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The Selgovae were a people of the late 2nd century who lived in what is now the Stewartry of Kirkcudbright and Dumfriesshire, on the southern coast of Scotland. They are mentioned briefly in Ptolemy's Geography, and there is no other historical record of them. Their cultural and ethnic affinity is commonly assumed to have been Brittonic.

Assertions that the Solway Firth preserves the name of the Selgovae are without foundation. 'Solway' is Anglo-Saxon from the thirteenth century (sol = 'mud', wæth = 'ford'), and this was the name of the main crossing at Eskmouth at that time.[1] The firth has been known by various names in the past, and this one happened to be the survivor.

The historical record[edit]



The sole record of the Selgovae and their towns is their mention by Ptolemy in c. 150. Their name appears in the 8th century Ravenna Cosmography as 'Segloes',[2][broken footnote] but the document here is taken to be an imperfect copy of classical sources such as Ptolemy, and not an independent historical reference.

The Novantae are unique among the peoples that Ptolemy names in that their location is reliably known to have been in Galloway due to the way he named several readily identifiable physical features. Since the Selgovae were adjacent to them, their homeland is similarly known.

Ptolemy said that the towns of the Selgovae were Carbantorigum, Uxellum, Corda, and Trimontium. However, there were no towns as such in the area at that time, so he was probably referring to Roman military camps and native strong points such as duns. In the Ravenna Cosmography the town names appear as Carbantium, Uxela, Corda, and Trimuntium, resp., and the towns are given in a list that does not associate any of the towns with any particular people.[3][broken footnote]

Efforts have been made to determine the locations of the towns, but there is not enough information available to reach any degree of certainty, and the locations suggested are little more than guesswork. In the 19th Century, Carbantorigum was thought to be the Motte of Urr by Skene, and Rhys thought the name derived from Carbantorion (chariot town). Uxellum was at Wardlaw Hill at Caerlaverock according to Skene and Horsley; it was noted that the name sounds like Welsh uchel (high) or Gaelic uas, uasal. Corda was at Sanquhar, according to Skene. Trimontium was at Birrenswark Hill, according to Skene, who says its name probably represents Welsh Tref mynydd (Town on a Mountain).[4]

Rhys, agreeing with Wyntoun, thought that 'Selgovae' means 'the hunters' (Irish: selg, Welsh: hela, 'hunting').[5]

Roman Era[edit]


Archaeological evidence indicates that the Selgovae lived in two principal settlement types: stone-built huts and so-called "scooped enclosures", some of which were abandoned in the 1st century AD while others were established in the 2nd century and developed into multivallate structures. They had possibly lived in the area since the Bronze Age, and certainly during the pre-Roman Iron Age. The pattern of forts subsequently established in the area by the Romans suggests that the Selgovae lived in a number of distinct communities and probably had some degree of tribal and political organisation, perhaps influenced by individuals who had fled the Roman advance further south. They are thought to have had a tribal centre at Eildon Hill North near Melrose. They built a significant number of hillforts, more so than their neighbours, which may explain why the Romans targeted them before the relatively less organised and therefore less threatening tribes to the west and north.[6]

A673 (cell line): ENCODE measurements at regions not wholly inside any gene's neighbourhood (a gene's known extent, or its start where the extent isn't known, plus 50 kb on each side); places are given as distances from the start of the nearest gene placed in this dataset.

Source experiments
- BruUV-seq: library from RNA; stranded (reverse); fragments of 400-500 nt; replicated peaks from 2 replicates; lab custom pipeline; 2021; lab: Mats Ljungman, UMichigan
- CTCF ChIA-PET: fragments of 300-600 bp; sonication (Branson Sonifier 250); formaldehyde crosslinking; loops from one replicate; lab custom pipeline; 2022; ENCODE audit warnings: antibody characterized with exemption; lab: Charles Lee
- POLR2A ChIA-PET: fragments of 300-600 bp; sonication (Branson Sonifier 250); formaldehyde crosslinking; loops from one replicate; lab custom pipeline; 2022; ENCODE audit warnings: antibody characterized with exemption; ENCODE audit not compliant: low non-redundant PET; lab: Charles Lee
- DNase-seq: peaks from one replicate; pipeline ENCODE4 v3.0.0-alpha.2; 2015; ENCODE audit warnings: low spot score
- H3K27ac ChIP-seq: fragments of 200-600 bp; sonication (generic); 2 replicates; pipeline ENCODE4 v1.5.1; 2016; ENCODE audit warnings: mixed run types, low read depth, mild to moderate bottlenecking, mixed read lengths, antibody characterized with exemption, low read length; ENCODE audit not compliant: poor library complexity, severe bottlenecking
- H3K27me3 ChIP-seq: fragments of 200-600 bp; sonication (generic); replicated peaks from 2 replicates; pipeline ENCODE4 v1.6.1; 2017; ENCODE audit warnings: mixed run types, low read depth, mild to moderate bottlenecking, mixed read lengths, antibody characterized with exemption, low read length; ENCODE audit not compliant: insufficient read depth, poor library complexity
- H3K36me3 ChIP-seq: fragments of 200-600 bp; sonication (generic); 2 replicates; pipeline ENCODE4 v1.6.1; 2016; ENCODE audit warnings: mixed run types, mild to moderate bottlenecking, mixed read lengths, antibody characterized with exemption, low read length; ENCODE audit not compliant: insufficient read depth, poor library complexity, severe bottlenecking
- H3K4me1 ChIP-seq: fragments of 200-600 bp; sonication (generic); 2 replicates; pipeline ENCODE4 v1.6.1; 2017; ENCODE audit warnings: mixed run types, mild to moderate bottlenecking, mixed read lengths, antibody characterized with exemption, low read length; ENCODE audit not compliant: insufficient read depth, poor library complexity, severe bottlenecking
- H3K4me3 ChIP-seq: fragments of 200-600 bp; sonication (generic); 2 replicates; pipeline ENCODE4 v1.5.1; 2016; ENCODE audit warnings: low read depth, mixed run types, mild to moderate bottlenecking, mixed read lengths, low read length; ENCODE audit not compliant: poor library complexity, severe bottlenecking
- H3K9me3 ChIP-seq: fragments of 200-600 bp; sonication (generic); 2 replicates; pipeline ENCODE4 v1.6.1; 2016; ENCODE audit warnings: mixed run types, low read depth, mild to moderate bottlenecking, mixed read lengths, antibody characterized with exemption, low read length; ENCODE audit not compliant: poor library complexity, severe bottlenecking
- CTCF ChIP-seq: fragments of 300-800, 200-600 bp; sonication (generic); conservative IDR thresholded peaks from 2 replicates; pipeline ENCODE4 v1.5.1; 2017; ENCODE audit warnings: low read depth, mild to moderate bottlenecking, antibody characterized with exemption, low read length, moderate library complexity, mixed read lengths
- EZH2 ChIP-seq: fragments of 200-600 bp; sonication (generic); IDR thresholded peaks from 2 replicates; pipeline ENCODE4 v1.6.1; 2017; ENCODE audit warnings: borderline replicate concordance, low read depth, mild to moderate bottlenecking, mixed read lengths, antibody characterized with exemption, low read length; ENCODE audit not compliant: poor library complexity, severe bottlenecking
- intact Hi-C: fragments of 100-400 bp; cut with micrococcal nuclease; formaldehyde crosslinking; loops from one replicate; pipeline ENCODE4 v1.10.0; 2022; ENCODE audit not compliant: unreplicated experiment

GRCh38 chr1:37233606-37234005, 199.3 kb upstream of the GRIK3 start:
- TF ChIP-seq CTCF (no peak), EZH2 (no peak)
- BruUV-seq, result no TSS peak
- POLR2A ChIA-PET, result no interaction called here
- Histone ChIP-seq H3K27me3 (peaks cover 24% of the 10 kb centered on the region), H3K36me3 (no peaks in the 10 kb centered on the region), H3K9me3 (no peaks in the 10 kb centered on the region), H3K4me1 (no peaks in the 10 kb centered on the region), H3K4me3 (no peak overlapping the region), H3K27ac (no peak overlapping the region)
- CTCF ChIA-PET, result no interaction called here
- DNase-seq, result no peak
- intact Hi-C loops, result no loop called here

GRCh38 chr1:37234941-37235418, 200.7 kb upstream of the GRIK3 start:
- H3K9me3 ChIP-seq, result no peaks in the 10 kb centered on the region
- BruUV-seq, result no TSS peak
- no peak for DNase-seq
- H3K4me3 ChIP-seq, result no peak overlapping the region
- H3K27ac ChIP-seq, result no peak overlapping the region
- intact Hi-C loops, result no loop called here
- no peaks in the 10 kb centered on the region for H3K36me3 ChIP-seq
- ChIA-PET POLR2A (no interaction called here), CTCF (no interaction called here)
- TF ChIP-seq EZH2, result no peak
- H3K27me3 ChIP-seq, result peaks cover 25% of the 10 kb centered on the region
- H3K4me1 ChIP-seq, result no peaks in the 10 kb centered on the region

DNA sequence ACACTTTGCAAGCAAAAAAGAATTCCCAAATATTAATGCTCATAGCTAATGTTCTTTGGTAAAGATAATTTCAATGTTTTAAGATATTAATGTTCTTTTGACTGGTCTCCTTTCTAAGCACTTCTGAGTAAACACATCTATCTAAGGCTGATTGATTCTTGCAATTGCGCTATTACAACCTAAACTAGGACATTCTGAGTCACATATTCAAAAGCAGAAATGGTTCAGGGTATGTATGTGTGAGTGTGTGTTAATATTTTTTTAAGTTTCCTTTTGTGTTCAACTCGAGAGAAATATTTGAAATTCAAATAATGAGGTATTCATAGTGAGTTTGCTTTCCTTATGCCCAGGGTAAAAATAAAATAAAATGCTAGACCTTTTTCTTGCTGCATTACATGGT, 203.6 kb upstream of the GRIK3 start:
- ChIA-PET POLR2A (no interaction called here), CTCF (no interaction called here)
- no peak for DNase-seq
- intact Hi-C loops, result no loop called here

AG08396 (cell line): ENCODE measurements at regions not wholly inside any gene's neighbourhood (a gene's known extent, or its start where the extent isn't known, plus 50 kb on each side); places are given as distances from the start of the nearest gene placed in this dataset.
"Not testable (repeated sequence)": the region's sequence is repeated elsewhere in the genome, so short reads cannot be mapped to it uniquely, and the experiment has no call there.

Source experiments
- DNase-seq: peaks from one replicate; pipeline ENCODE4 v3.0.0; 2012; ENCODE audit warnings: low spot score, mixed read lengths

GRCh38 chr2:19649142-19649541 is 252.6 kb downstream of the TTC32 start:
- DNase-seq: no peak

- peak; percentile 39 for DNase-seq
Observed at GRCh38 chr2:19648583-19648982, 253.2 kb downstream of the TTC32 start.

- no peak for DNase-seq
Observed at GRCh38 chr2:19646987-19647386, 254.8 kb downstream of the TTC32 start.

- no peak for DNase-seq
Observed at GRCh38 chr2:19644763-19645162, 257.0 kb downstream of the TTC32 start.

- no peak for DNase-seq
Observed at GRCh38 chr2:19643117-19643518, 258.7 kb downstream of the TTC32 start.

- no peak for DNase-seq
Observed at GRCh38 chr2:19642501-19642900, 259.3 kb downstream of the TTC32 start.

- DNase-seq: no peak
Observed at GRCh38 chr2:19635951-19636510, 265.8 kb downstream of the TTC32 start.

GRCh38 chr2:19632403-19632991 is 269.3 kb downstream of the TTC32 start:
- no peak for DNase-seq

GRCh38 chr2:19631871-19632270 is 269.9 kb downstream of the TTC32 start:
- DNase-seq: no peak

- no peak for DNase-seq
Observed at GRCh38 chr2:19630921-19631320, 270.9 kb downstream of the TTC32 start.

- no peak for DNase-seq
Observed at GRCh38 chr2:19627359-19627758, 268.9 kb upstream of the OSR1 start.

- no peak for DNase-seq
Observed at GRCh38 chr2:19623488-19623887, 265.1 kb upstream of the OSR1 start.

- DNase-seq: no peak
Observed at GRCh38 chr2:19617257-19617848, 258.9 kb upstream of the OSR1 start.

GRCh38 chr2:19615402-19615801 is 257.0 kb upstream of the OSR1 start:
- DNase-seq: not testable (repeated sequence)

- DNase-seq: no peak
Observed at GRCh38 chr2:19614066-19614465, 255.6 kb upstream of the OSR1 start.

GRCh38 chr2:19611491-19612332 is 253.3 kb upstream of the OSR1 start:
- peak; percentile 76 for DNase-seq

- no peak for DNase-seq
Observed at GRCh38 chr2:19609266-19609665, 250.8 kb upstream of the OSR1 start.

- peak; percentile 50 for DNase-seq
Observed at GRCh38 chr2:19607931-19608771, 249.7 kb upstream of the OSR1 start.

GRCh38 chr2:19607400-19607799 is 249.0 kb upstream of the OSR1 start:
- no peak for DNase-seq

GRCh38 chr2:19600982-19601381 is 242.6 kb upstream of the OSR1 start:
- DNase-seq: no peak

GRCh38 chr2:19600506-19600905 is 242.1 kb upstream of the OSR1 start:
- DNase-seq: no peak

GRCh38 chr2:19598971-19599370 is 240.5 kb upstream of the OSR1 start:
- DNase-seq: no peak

In his account of the campaigns of Gnaeus Julius Agricola (governor 78 – 84), Tacitus says that after a combination of force and diplomacy quieted discontent among the Britons who had been conquered previously, Agricola built forts in their territories in 79. In 80 he marched to the Firth of Tay, campaigning against the peoples there. He did not return until 81, at which time he consolidated his gains in the lands that he had conquered.[7][broken footnote]

The territory of the Selgovae was substantially planted with Roman forts at this time, at Broomholm, Blatobulgium (Birrens), Ward Law, Milton, Drumlanrig, Dalswinton, and at Glenlochar on the eastern bank of the River Dee, which was perhaps the boundary between the Selgovae and the neighbouring Novantae.[8] This suggests (but does not confirm) that the Selgovae were among the British peoples who had strongly resisted Roman occupation. This is in contrast to the neighbouring Novantae, where there are no signs of Roman occupation save the fortlet at Gatehouse of Fleet, in the southeast of their territory.

Following the reorganisation of northern Roman Britain and the construction of Hadrian's Wall (c. 122), the only Roman forts in Selgovae territory were at Birrens and Netherby.[9] However, with the construction of the Antonine Wall and the re-occupation of territory north of Hadrian's Wall (c. 142), Selgovae territory was again heavily planted with Roman forts, at Netherby, Broomholm, Birrens, Burnswark, Raeburnfoot, Shieldhill, Milton, Drumlanrig, Dalswinton, Carzield, Lantonside, and Glenlochar.[10] There were no Roman forts planted in the territory of the neighbouring Novantae.